What to do with those giant vegetables — in your CSAs, at the farmers market, or from your garden, the ones that are probably less sweet, often relegated to seconds status? They’re the perfect vegetables to stuff. Peppers and tomatoes lend perhaps the best shape and peppers are already hollowed out, but get creative and use what you have. Read on for more.
Stuffed Onions with Chard and Feta
Makes: 4 to 6 servings
Time: 30 to 45 minutes
3 red, white, or Vidalia onions, halved horizontally
1/4 cup melted butter
1/4 cup white wine or water
1 pound Swiss chard
2 shallots, sliced
1/4 cup pitted Kalamata olives
1 cup crumbled feta
Salt and pepper to taste
Heat the oven to 400°F. Halve unpeeled onions around their equator and put in a greased pan, cut side down. Drizzle with melted butter and pour ¼ cup white wine or water over all. Bake in a 400°F oven until they’re just tender, 15 to 20 minutes. Remove the inner layers of onion, and the skin if you like. Lower the oven temperature to 375°F.
Cut the stems off a pound of chard and cut leaves into ribbons. Save the stems, keeping them separate. Put oil in a large skillet over medium heat. Add the shallots to the pan and cook for a minute. Cook until everything is caramelized, stirring frequently, about 10 minutes.
Stir in the olives. Return heat to medium and stir in the chard stems. Cook, stirring occasionally, until they soften. Add the chard leaves and feta, cover, and turn off the heat. Let chard steam for another 2–3 minutes. Uncover, stir, and re-cover the pan for another couple of minutes. Sprinkle with salt and lots of pepper.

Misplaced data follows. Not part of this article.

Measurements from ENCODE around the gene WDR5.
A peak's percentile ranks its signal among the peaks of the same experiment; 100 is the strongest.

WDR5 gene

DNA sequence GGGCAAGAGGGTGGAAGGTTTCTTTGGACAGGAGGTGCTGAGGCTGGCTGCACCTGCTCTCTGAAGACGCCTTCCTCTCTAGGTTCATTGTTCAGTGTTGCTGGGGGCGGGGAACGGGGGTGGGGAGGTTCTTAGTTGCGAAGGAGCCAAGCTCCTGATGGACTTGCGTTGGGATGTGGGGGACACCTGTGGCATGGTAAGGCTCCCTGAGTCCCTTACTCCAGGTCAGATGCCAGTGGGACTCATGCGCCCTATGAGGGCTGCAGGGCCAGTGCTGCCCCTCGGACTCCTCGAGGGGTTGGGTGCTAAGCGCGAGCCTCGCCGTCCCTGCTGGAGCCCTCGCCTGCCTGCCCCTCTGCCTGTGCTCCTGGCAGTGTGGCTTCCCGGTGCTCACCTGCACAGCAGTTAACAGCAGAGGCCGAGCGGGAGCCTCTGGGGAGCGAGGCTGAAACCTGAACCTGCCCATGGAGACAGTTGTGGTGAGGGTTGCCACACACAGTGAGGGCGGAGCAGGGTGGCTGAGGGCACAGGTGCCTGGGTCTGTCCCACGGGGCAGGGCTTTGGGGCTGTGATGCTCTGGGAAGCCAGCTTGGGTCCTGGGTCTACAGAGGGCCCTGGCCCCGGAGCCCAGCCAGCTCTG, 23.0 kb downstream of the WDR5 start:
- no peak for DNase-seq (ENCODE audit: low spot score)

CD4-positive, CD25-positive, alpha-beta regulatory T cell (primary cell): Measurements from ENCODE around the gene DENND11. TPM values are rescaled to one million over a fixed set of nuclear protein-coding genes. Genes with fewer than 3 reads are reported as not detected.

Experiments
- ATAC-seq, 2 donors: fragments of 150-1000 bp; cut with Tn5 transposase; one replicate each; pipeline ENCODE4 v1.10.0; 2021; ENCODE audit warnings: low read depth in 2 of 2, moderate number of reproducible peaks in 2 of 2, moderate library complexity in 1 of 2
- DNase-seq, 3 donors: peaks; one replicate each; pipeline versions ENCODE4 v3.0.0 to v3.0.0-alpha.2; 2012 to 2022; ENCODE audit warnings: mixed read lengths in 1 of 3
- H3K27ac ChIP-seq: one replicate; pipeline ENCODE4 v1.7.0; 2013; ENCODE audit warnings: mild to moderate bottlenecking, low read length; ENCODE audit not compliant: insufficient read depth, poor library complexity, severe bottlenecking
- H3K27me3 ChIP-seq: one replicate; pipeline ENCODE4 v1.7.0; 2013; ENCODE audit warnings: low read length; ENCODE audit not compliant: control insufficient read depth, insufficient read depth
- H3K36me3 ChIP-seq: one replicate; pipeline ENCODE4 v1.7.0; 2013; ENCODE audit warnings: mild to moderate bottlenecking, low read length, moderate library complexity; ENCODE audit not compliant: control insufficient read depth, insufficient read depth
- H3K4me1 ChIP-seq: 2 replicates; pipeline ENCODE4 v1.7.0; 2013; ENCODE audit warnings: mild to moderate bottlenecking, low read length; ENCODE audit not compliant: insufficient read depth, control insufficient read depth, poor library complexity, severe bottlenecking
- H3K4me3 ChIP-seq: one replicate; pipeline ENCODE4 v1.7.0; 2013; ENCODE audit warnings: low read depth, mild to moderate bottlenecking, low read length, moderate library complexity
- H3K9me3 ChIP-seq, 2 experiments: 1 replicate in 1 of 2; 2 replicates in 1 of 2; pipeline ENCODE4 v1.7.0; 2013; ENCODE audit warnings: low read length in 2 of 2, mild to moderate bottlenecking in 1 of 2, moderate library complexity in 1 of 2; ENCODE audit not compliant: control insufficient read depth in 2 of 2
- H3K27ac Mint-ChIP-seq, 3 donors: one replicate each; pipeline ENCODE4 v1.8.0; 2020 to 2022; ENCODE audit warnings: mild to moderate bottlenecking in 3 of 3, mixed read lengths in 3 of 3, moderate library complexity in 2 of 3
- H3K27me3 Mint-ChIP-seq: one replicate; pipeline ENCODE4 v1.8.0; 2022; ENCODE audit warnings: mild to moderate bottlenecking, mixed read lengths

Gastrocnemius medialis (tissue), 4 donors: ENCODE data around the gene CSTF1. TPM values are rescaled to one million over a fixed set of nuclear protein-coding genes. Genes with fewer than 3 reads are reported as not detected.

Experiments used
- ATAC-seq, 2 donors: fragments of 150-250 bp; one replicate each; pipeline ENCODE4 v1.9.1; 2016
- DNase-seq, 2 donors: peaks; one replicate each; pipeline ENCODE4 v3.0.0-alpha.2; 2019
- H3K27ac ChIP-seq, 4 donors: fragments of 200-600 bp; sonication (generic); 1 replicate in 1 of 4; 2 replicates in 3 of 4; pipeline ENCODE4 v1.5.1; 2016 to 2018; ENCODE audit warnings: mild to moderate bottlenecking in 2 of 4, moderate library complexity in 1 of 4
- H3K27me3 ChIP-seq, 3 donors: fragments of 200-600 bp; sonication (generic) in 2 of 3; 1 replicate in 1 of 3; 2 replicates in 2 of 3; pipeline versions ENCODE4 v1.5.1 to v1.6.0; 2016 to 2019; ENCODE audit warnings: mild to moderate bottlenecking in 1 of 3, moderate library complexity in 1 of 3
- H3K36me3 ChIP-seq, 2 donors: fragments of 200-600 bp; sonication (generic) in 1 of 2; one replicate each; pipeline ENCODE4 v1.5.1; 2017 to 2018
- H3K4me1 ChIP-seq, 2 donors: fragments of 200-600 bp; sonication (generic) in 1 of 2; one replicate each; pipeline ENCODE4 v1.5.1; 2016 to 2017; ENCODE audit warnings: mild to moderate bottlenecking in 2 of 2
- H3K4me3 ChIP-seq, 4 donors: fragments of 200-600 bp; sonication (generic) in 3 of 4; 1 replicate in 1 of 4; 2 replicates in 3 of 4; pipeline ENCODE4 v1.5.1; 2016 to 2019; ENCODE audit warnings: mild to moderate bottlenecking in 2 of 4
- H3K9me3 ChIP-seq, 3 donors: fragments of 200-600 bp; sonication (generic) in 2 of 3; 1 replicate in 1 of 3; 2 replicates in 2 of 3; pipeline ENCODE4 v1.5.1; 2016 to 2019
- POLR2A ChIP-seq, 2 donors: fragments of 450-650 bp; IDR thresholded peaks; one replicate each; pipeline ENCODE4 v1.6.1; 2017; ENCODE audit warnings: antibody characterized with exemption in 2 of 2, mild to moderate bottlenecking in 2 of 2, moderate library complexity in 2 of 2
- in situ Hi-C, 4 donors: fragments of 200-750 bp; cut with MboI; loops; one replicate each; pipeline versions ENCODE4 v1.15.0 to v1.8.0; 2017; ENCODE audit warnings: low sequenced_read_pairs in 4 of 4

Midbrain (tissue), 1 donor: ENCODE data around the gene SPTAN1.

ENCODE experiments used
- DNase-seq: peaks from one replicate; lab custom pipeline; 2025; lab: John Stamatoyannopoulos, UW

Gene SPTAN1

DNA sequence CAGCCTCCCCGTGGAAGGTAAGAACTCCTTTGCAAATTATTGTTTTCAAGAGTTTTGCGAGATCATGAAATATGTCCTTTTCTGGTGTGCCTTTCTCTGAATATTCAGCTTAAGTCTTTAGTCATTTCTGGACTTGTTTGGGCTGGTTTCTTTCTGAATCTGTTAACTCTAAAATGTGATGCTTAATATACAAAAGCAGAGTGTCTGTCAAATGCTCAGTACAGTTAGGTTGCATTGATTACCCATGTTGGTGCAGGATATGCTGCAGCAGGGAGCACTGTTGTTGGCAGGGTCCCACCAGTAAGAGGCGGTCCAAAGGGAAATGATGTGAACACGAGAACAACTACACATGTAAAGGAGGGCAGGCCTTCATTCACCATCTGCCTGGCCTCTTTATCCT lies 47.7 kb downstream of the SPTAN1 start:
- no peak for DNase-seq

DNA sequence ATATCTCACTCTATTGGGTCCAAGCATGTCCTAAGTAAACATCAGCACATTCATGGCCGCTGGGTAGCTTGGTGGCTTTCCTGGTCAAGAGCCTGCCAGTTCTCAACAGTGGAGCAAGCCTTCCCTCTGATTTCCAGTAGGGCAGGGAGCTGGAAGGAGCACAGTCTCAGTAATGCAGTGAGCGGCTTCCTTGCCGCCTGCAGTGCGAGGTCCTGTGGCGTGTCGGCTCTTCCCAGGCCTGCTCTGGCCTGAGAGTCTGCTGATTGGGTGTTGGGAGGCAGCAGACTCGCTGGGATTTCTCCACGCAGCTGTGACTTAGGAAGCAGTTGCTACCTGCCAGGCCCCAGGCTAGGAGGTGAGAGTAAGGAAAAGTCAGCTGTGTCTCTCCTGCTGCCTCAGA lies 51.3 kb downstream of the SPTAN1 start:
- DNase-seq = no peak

Turn the onions over, stuff them with the chard, and finish them in a 375°F oven until the stuffing is hot and the onion is tender, about 20 minutes more.
Tomatoes Stuffed with Sausage and Rice
Makes: 4 servings
Time: 50 minutes, with cooked rice
4 to 6 firm, fresh tomatoes (about 6 ounces each)
8 ounces fresh sausage, removed from the casings if necessary
1 cup cooked white basmati, brown, or wild rice or other cooked grain
1 tablespoon minced garlic
Salt and pepper
½ cup olive oil
Chopped parsley or basil for garnish
1. Heat the oven to 450 degrees. Cut a ¼-inch slice from the flower end of each tomato (the bottom or opposite side of the stem end). Reserve these slices. Or halve tomatoes lengthwise.
2. Use a spoon to scoop out the insides of the tomatoes, leaving a wall about ¼ inch thick. Discard the woody core and seeds. Chop the pulp and mix it with the sausage, rice, garlic, and sprinkle with salt and pepper.
3. Sprinkle the inside of the tomato with salt and pepper. Fill them with the sausage mixture and replace the top slices. Spread ¼ cup of the oil in a shallow roasting pan that will allow for a little room between the tomatoes; put them in the pan. Sprinkle with salt and pepper.
4. Roast the tomatoes until they are shriveled and the sausage is cooked through, 30 to 40 minutes. An instant thermometer inserted into the middle of one of the tomatoes should read at least 165 degrees. Serve hot, warm, or at room temperature, drizzled with the remaining oil and garnished with parsley.
Quick Stuffed Tomatoes
Halve tomatoes, core, and scoop out seeds. Mix together ½ cup breadcrumbs, ½ cup grated parmesan, garlic, salt and pepper, and just enough olive oil to make it hold together. Fill the tomato halves with this. Proceed with the recipe above and reduce the cooking time to 20–30 minutes, depending on the size of the tomato.
Cut the tops off any color bell pepper and scoop out the seeds. Save the tops if you like. Mix black beans and rice with a cup of grated mild melting cheese like mozzarella or Oaxaca. Bake or grill the peppers until the cheese has melted and the outsides are browned in spots. Serve hot or warm with any salsa you like.